Christians down through the generations have been enormously charitable even to the point of sending vast amounts of food, clothes and medical supplies to nations where the dictators let these things sit and rot on the docks or sold them for their personal gain and left the starving to continue starving. Why are those who are calling for Social Justice unwilling to call these evil leaders to task?

Social Justice is a phrase that we hear often these days but will search the Scriptures in vain to find the concept. In addition, Vsheehan, like so many, distort and/or ignore what contributions many churches have made. Whatever our views of the Roman Catholic Church, they have done a great deal in addressing poverty. I believe and have argued that Rome proclaims a false gospel and yet, it is hard to argue with the vast amount of help Catholic Charities has given to so many for so long without expectation from the recipients. The flaws in the claim that Jesus “was all about” Social Justice are more extensive than I can address in this short piece but the core is important. It is an idea that comes not from Scripture but from Marxism. It assumes the world ought to be perfect and since it is not perfect it is our job to make sure every human has not only equal opportunity but equal stuff. The way to work this out is to steal stuff from those who have material possessions and give it to those who lack. Now we are not really talking about charity here but rather an equalization and redistribution of material wealth in an effort to eliminate poverty, sickness and illiteracy.

In Mark 14 a woman brought a very expensive vial of perfume and poured it over Jesus feet. The disciples were very upset and in their indignation pointed out that it could have been sold and the proceeds given to the poor. His response is quite telling:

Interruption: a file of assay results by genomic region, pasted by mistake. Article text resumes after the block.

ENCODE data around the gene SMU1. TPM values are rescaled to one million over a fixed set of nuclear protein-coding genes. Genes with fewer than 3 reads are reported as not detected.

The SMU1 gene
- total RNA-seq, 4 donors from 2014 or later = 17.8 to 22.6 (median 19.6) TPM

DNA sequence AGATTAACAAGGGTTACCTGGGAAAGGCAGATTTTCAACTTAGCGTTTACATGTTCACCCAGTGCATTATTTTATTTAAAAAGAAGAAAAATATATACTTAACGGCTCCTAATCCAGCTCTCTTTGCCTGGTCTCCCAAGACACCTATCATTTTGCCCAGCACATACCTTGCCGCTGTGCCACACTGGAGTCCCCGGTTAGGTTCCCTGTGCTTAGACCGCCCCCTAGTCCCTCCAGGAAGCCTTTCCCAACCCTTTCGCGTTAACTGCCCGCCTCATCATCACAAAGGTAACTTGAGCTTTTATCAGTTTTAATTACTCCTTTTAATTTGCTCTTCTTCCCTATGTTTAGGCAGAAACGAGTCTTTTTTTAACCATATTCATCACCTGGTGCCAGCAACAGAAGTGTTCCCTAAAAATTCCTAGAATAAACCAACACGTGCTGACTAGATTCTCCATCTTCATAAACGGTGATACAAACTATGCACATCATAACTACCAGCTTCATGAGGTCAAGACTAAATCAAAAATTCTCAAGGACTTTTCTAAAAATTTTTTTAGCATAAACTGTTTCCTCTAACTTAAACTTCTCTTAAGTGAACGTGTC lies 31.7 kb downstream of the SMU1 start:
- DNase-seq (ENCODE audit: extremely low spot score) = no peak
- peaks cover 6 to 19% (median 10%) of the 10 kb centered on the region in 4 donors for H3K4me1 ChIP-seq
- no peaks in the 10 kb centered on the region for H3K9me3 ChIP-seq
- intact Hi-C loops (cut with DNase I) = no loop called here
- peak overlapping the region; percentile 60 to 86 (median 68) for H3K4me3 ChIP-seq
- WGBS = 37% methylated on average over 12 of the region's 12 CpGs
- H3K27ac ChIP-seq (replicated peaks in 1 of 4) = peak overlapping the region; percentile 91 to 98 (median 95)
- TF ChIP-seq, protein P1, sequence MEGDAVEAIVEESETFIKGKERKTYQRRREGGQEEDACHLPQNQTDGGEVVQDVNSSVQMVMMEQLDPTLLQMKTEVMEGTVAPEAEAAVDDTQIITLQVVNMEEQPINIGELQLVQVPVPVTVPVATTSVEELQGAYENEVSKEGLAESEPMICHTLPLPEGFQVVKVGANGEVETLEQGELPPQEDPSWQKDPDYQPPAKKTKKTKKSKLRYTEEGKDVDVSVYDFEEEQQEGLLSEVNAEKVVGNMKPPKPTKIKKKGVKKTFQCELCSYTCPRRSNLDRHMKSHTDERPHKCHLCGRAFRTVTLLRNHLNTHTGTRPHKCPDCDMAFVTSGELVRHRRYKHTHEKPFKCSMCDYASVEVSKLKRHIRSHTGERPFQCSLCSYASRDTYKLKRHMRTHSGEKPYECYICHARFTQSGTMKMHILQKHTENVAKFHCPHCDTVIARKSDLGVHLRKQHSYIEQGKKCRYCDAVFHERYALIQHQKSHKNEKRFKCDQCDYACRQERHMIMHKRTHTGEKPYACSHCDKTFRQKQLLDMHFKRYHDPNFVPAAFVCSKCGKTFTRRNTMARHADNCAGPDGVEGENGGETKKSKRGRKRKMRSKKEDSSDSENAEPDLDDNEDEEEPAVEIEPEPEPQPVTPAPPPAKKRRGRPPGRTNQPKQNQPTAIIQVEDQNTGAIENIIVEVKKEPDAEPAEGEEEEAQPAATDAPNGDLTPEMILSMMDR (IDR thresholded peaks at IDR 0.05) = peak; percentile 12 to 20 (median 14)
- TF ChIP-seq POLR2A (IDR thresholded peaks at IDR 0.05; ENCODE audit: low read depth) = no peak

For you always have the poor with you, and whenever you wish you can do good to them;”(Mark 14:7)

Poverty is not something we will be able to solve this side of the Lord’s return. That doesn’t mean we ignore the poor. As the Lord said, “Whenever you wish you can do good to them.” That kind of charity is done best one on one. The one helping the poor is rewarded by the personal contact, the one being helped is helped and becomes known to those in their community. Relationships are built, caring relationships which are beneficial to all. In the Social Justice environment no one really benefits. The one whose stuff is taken is not happy because they were stolen from, usually by the government. The one who receives is not happy because they think they deserve more. The bureaucrat is the middle man to who gets it from both sides. The result is making all equally poor. The Scriptures show quite a different way of addressing physical need. In the Old Testament, farmers were not to harvest the corners of their field nor glean (pick up everything) the harvest (Lev. 23.22). The expectation was that those in need had to do something, accomplish some work, in order to have food. Here they were given opportunity on the farmers land, to gather and harvest food. They didn’t sit around and wait for someone to deliver it.

In 2 Thessalonians 3:10 the Apostle Paul clearly stated the same principle when he said:

For even when we were with you, we used to give you this order: if anyone is not willing to work, then he is not to eat, either.